I attended a preview screening of Gulliver’s Travels about a week prior to it opening nationally. Most film screenings are theaters full of families who have scored free tickets through newspaper advertisements, radio promotions or similar, with a small number of seats reserved for us critics. The more base and crude the film, the more this can feel like the studio manipulating us reviewers: critics generally prefer complex, sophisticated films that tap into the rich language of cinema, but jam a theater full of people seeing a movie for free and it’s date night, paid by Paramount, Universal, Fox, Miramax, or similar.
Gulliver’s Travels was exactly the kind of film where this proved important, because there were many times during the screening of this sophomoric movie that I cringed, even as the majority of the audience laughed or cheered. The example that stands out is when Gulliver (Jack Black) first arrives at the miniature kingdom of Lilliput and puts out a raging palace fire by dropping his shorts and urinating. That’s the level of sophistication that scriptwriters Joe Stillman and Nicholas Stoller targeted in this crude adaptation of the splendid Swiftian story from the early 1700s.
Black is mailroom clerk and general shlub Lemuel Gulliver, the least important employee at the New York Tribune. He’s in love with travel section editor Darcy Silverman (Amanda Peet). After straight-arrow new hire Dan (local Denver comedian T.J. Miller) goes from Gulliver’s sole employee to his boss in a single day, Gulliver fumbles an attempt to ask Darcy out by instead applying for a travel writing assignment. His assignment? Head down to the Bermuda Triangle and unearth its secrets.
Thus begins a ridiculously improbable sequence of events that lands him on the island of Lilliput, a place where everything is 1/12th normal size, including the daft love triangle of Princess Mary (Emily Blunt), pompous General Edward (Chris O’Dowd) and imprisoned commoner Horatio (Jason Segel). The story is so predictable that the only pleasure in the film is the special visual effects, and they are impressive, done by the effects team that created the far more entertaining Night At the Museum movies.
I’ll be blunt: Gulliver’s Travels isn’t worth your time unless you’re a fan of either Jack Black or computer graphics. I wouldn’t even rent this unless you’re entertaining a basement full of teen boys. Black has the ability to make smart, thoughtful comedies, but it’s been a painfully long time since Be Kind Rewind and King Kong.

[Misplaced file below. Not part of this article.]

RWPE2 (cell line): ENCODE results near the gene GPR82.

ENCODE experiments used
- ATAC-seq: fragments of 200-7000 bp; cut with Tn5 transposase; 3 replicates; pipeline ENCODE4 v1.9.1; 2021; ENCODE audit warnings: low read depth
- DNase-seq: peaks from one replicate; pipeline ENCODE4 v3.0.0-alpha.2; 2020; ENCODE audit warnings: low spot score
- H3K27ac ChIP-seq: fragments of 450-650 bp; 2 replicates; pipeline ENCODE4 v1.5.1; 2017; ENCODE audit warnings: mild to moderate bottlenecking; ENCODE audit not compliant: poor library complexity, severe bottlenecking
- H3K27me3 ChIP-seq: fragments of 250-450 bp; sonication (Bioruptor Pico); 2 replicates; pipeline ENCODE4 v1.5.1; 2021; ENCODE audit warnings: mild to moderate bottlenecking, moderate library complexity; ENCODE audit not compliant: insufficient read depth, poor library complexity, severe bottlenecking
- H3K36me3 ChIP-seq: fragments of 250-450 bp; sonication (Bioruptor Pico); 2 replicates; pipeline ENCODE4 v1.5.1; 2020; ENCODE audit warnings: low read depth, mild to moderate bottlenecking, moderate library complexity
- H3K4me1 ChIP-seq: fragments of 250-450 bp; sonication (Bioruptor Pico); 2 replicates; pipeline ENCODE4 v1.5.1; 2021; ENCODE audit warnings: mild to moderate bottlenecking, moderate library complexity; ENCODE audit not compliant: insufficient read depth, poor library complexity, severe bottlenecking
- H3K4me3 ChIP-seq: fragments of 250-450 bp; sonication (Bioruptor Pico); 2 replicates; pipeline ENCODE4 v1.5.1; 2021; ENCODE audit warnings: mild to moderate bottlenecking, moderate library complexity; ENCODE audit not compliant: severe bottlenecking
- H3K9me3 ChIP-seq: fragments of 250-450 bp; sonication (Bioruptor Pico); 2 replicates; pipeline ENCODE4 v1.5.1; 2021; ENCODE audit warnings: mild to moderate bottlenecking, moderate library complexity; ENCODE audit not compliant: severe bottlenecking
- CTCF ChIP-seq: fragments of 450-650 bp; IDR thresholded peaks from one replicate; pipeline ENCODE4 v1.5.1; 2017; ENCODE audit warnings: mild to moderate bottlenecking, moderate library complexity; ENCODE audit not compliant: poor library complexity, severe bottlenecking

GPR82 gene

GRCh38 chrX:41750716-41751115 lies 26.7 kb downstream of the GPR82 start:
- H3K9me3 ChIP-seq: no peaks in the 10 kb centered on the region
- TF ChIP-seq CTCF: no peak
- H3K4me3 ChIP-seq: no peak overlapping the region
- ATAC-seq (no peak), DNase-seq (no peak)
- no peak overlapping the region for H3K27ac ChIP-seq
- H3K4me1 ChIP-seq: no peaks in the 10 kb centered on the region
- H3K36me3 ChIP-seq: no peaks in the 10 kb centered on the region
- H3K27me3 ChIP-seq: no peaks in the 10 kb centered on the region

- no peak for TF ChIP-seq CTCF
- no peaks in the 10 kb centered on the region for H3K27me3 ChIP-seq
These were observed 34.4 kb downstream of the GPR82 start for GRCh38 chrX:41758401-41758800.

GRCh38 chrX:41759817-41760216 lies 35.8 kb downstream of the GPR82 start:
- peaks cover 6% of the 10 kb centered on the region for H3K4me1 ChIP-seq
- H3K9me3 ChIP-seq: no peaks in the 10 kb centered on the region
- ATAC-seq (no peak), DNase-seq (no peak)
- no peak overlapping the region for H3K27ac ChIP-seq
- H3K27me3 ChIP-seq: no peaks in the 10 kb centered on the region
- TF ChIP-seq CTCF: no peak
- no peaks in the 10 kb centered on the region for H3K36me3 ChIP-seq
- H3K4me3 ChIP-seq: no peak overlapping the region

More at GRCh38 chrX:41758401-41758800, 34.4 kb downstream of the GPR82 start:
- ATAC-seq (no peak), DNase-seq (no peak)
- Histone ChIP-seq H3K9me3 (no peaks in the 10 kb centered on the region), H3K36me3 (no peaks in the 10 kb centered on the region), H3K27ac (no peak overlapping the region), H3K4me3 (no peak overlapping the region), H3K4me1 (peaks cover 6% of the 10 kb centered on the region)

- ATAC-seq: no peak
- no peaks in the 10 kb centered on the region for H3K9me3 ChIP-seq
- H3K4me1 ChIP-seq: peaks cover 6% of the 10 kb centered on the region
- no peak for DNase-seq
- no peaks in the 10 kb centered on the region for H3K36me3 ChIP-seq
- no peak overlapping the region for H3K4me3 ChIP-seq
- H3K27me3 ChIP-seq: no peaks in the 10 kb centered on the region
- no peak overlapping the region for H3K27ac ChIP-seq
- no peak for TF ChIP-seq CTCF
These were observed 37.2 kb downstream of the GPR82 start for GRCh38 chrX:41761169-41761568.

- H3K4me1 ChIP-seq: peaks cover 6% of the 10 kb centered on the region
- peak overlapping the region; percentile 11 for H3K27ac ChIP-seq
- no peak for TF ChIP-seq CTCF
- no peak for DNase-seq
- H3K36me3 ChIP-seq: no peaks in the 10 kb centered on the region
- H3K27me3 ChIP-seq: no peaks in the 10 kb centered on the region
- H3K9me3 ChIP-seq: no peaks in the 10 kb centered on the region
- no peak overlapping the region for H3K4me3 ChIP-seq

One of the great current debates in Hollywood is about 3D films. On one side are producers like James Cameron (Avatar), who swears every film will be in 3D within a few years. If Gulliver’s Travels is anything to go by, however, 3D is going to die a slow, unhappy death and be a forgotten side note in cinematic history, as the red/blue 3D technology was in the late 1950’s. Gulliver’s Travels was the worst, least effective 3D I’ve seen this year, and that includes the poorly retrofit 3D of Clash of the Titans (see my review) and lazy 3D of the otherwise creative film Alice in Wonderland (again, see my review).
There were scenes during Gulliver’s Travels that I removed my 3D glasses and found that the image on screen had no 3D component whatsoever. The glasses were accomplishing nothing because there wasn’t any difference between the left and right eye view. So what’s the point? Just to pump up ticket prices and artificially raise per-ticket revenue? With films like this, those more expensive 3D tickets are a complete rip-off.
Horatio (Jason Segel) and Gulliver (Jack Black) fist bump in “Gulliver’s Travels”
The entire story played like a comic book too, and I don’t mean that as a compliment. The cast included some excellent actors, including Emily Blunt (The Devil Wears Prada), Jason Segel (Forgetting Sarah Marshall), Amanda Peet (Syriana) and even Jack Black, who was far superior in Peter Jackson’s sloppy King Kong remake, but director Rob Letterman never gave any of the cast roles to work with, and the characters are all instead so one dimensional that you can predict their on-screen pratfalls within seconds of their introduction. It’s foolish to expect depth in a comedy of this nature, but having everything be so tediously predictable just makes the storyline even more boring, with no surprises, no twists, and no unexpected sequences.
When Gulliver coaches Horatio on how to woo Princess Mary, for example, the outcome is a given: she’ll be surprised, amused and find him a far more interesting suitor than the ridiculously inept and self-important General Edward. But what if Edward would have been a likable character who reveals a darker side to Mary when in private, or if Horatio wasn’t the most handsome man in the kingdom, but a peasant with a warm heart?
Which leads us to the special effects. I’m a fan of special effects, no question, and that’s one reason I really enjoyed Tron: Legacy
(see my glowing review
). It offered up a rather complex storyline, a visually stunning world and some quite credible performances. The effects aided the story but just as Avatar
was an engaging, if predictable, film even in 2D, Tron: Legacy
used its visual effects to help tell the story. In Gulliver’s Travels
, however, the visual effects are
the story, a fundamental problem that no amount of crude humor from Black or throwaway attempts at a more serious commentary on war between the Lilliputians and Blefuscians can mask.
Having said all of that, there were some amusing scenes and the film was escapism at its most pure: best seen after you shut off the critical thinking part of your brain. If impressive visual effects and a few chuckles are sufficient for you to be entertained, then you might just be the target audience for this expensive mess of a comedy. Just don’t see it in 3D.